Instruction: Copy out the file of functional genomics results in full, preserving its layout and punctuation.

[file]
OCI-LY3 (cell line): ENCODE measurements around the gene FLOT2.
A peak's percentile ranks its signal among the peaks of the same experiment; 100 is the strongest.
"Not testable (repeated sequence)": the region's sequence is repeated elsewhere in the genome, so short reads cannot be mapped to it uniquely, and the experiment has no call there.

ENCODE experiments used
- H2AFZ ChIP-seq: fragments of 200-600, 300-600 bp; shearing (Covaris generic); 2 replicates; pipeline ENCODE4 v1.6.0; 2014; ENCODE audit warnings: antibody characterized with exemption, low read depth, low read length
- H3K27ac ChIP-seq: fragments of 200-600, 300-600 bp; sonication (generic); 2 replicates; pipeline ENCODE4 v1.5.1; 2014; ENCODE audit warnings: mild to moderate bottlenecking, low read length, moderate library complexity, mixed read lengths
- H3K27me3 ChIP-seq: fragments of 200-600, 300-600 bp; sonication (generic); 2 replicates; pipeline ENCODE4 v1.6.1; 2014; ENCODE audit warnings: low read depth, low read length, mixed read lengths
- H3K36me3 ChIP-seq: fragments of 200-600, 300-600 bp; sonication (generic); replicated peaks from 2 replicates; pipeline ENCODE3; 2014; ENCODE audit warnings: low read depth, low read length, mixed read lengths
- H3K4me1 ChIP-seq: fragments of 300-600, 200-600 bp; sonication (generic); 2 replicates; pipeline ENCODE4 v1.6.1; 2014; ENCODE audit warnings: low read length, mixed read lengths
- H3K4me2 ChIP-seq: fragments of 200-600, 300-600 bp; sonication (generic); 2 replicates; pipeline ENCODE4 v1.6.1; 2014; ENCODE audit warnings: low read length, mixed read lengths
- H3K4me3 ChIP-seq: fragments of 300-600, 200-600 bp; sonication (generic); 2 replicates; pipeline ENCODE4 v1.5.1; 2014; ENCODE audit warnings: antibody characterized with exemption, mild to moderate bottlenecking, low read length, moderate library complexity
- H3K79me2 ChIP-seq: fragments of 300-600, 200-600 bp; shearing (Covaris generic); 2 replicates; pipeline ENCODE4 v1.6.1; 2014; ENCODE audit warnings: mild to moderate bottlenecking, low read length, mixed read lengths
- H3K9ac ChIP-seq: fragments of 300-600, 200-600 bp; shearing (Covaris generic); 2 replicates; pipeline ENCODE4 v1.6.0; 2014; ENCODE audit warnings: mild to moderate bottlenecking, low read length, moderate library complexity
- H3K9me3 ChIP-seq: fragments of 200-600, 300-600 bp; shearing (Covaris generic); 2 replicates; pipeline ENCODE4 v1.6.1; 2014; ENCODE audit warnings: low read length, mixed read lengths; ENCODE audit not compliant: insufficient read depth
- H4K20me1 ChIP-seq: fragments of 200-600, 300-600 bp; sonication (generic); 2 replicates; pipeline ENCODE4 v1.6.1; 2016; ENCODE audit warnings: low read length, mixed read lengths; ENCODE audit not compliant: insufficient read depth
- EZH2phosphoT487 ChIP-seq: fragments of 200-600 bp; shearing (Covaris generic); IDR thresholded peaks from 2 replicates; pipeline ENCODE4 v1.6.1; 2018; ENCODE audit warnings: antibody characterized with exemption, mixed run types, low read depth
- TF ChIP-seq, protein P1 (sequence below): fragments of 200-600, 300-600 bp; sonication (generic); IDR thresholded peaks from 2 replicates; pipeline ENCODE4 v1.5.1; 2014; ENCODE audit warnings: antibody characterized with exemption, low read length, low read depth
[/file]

OCI-LY3 (cell line): ENCODE measurements around the gene FLOT2.
A peak's percentile ranks its signal among the peaks of the same experiment; 100 is the strongest.
"Not testable (repeated sequence)": the region's sequence is repeated elsewhere in the genome, so short reads cannot be mapped to it uniquely, and the experiment has no call there.

ENCODE experiments used
- H2AFZ ChIP-seq: fragments of 200-600, 300-600 bp; shearing (Covaris generic); 2 replicates; pipeline ENCODE4 v1.6.0; 2014; ENCODE audit warnings: antibody characterized with exemption, low read depth, low read length
- H3K27ac ChIP-seq: fragments of 200-600, 300-600 bp; sonication (generic); 2 replicates; pipeline ENCODE4 v1.5.1; 2014; ENCODE audit warnings: mild to moderate bottlenecking, low read length, moderate library complexity, mixed read lengths
- H3K27me3 ChIP-seq: fragments of 200-600, 300-600 bp; sonication (generic); 2 replicates; pipeline ENCODE4 v1.6.1; 2014; ENCODE audit warnings: low read depth, low read length, mixed read lengths
- H3K36me3 ChIP-seq: fragments of 200-600, 300-600 bp; sonication (generic); replicated peaks from 2 replicates; pipeline ENCODE3; 2014; ENCODE audit warnings: low read depth, low read length, mixed read lengths
- H3K4me1 ChIP-seq: fragments of 300-600, 200-600 bp; sonication (generic); 2 replicates; pipeline ENCODE4 v1.6.1; 2014; ENCODE audit warnings: low read length, mixed read lengths
- H3K4me2 ChIP-seq: fragments of 200-600, 300-600 bp; sonication (generic); 2 replicates; pipeline ENCODE4 v1.6.1; 2014; ENCODE audit warnings: low read length, mixed read lengths
- H3K4me3 ChIP-seq: fragments of 300-600, 200-600 bp; sonication (generic); 2 replicates; pipeline ENCODE4 v1.5.1; 2014; ENCODE audit warnings: antibody characterized with exemption, mild to moderate bottlenecking, low read length, moderate library complexity
- H3K79me2 ChIP-seq: fragments of 300-600, 200-600 bp; shearing (Covaris generic); 2 replicates; pipeline ENCODE4 v1.6.1; 2014; ENCODE audit warnings: mild to moderate bottlenecking, low read length, mixed read lengths
- H3K9ac ChIP-seq: fragments of 300-600, 200-600 bp; shearing (Covaris generic); 2 replicates; pipeline ENCODE4 v1.6.0; 2014; ENCODE audit warnings: mild to moderate bottlenecking, low read length, moderate library complexity
- H3K9me3 ChIP-seq: fragments of 200-600, 300-600 bp; shearing (Covaris generic); 2 replicates; pipeline ENCODE4 v1.6.1; 2014; ENCODE audit warnings: low read length, mixed read lengths; ENCODE audit not compliant: insufficient read depth
- H4K20me1 ChIP-seq: fragments of 200-600, 300-600 bp; sonication (generic); 2 replicates; pipeline ENCODE4 v1.6.1; 2016; ENCODE audit warnings: low read length, mixed read lengths; ENCODE audit not compliant: insufficient read depth
- EZH2phosphoT487 ChIP-seq: fragments of 200-600 bp; shearing (Covaris generic); IDR thresholded peaks from 2 replicates; pipeline ENCODE4 v1.6.1; 2018; ENCODE audit warnings: antibody characterized with exemption, mixed run types, low read depth
- TF ChIP-seq, protein P1 (sequence below): fragments of 200-600, 300-600 bp; sonication (generic); IDR thresholded peaks from 2 replicates; pipeline ENCODE4 v1.5.1; 2014; ENCODE audit warnings: antibody characterized with exemption, low read length, low read depth